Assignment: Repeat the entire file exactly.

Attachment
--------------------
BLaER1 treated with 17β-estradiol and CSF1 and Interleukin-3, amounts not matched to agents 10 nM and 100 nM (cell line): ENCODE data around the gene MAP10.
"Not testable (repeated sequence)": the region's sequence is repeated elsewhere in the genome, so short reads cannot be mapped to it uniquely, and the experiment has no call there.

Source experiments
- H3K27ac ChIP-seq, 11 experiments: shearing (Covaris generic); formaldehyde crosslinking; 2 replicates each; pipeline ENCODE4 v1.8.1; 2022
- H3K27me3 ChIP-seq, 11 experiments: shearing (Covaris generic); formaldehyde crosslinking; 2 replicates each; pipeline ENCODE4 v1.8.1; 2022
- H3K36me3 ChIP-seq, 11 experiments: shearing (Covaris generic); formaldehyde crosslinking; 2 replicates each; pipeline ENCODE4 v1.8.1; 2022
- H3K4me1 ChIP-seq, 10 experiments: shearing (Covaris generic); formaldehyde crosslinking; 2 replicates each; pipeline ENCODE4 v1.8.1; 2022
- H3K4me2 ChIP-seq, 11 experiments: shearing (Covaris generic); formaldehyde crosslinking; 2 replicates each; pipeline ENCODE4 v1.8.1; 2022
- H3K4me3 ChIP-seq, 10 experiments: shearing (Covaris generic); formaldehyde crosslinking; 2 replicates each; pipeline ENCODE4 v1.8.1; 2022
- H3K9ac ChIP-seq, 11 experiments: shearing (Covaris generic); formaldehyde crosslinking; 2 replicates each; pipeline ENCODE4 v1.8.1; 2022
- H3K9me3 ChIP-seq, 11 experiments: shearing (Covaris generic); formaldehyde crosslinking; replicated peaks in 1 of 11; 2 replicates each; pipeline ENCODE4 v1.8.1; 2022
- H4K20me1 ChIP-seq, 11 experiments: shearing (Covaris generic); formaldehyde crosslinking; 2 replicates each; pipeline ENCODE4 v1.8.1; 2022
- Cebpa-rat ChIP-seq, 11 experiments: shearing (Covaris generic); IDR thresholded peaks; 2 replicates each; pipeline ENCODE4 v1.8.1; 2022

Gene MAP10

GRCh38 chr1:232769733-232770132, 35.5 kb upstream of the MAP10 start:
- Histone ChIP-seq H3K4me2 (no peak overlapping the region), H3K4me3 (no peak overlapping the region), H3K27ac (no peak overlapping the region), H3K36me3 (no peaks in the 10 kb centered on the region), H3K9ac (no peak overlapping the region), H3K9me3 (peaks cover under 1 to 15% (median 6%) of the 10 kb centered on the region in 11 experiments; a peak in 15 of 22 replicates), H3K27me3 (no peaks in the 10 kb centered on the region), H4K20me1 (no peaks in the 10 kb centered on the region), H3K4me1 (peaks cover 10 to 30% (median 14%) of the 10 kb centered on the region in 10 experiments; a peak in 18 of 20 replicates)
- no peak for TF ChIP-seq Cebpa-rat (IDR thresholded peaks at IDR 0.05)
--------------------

BLaER1 treated with 17β-estradiol and CSF1 and Interleukin-3, amounts not matched to agents 10 nM and 100 nM (cell line): ENCODE data around the gene MAP10.
"Not testable (repeated sequence)": the region's sequence is repeated elsewhere in the genome, so short reads cannot be mapped to it uniquely, and the experiment has no call there.

Source experiments
- H3K27ac ChIP-seq, 11 experiments: shearing (Covaris generic); formaldehyde crosslinking; 2 replicates each; pipeline ENCODE4 v1.8.1; 2022
- H3K27me3 ChIP-seq, 11 experiments: shearing (Covaris generic); formaldehyde crosslinking; 2 replicates each; pipeline ENCODE4 v1.8.1; 2022
- H3K36me3 ChIP-seq, 11 experiments: shearing (Covaris generic); formaldehyde crosslinking; 2 replicates each; pipeline ENCODE4 v1.8.1; 2022
- H3K4me1 ChIP-seq, 10 experiments: shearing (Covaris generic); formaldehyde crosslinking; 2 replicates each; pipeline ENCODE4 v1.8.1; 2022
- H3K4me2 ChIP-seq, 11 experiments: shearing (Covaris generic); formaldehyde crosslinking; 2 replicates each; pipeline ENCODE4 v1.8.1; 2022
- H3K4me3 ChIP-seq, 10 experiments: shearing (Covaris generic); formaldehyde crosslinking; 2 replicates each; pipeline ENCODE4 v1.8.1; 2022
- H3K9ac ChIP-seq, 11 experiments: shearing (Covaris generic); formaldehyde crosslinking; 2 replicates each; pipeline ENCODE4 v1.8.1; 2022
- H3K9me3 ChIP-seq, 11 experiments: shearing (Covaris generic); formaldehyde crosslinking; replicated peaks in 1 of 11; 2 replicates each; pipeline ENCODE4 v1.8.1; 2022
- H4K20me1 ChIP-seq, 11 experiments: shearing (Covaris generic); formaldehyde crosslinking; 2 replicates each; pipeline ENCODE4 v1.8.1; 2022
- Cebpa-rat ChIP-seq, 11 experiments: shearing (Covaris generic); IDR thresholded peaks; 2 replicates each; pipeline ENCODE4 v1.8.1; 2022

Gene MAP10

GRCh38 chr1:232769733-232770132, 35.5 kb upstream of the MAP10 start:
- Histone ChIP-seq H3K4me2 (no peak overlapping the region), H3K4me3 (no peak overlapping the region), H3K27ac (no peak overlapping the region), H3K36me3 (no peaks in the 10 kb centered on the region), H3K9ac (no peak overlapping the region), H3K9me3 (peaks cover under 1 to 15% (median 6%) of the 10 kb centered on the region in 11 experiments; a peak in 15 of 22 replicates), H3K27me3 (no peaks in the 10 kb centered on the region), H4K20me1 (no peaks in the 10 kb centered on the region), H3K4me1 (peaks cover 10 to 30% (median 14%) of the 10 kb centered on the region in 10 experiments; a peak in 18 of 20 replicates)
- no peak for TF ChIP-seq Cebpa-rat (IDR thresholded peaks at IDR 0.05)